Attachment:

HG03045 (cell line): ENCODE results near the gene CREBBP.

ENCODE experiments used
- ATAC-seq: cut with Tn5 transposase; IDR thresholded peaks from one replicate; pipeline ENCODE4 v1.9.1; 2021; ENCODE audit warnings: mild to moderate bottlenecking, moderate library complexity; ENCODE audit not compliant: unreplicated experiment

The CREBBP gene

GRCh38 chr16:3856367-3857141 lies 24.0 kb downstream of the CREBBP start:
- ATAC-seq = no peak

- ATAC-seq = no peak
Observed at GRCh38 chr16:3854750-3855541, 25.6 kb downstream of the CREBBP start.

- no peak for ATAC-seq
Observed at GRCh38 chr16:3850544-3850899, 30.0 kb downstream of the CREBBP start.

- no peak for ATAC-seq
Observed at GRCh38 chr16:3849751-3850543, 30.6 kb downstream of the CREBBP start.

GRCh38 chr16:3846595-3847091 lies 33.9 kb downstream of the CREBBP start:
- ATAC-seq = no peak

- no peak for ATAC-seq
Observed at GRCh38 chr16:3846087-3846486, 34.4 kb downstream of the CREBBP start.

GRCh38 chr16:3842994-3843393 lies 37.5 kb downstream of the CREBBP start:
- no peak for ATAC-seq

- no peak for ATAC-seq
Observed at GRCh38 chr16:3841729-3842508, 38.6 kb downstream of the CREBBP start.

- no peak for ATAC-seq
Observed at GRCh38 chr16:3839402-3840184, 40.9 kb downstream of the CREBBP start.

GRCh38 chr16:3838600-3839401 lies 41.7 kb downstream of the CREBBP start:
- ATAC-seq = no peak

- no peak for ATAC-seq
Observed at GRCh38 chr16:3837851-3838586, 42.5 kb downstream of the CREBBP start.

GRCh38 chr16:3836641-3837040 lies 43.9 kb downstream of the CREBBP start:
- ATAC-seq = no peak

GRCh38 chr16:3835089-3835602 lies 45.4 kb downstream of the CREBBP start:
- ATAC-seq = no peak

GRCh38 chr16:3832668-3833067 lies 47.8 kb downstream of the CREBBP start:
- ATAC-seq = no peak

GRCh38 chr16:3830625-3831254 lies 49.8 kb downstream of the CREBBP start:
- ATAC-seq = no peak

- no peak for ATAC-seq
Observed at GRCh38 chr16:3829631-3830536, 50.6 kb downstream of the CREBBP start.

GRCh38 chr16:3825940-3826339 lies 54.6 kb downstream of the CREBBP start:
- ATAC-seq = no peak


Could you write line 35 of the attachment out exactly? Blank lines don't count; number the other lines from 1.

- no peak for ATAC-seq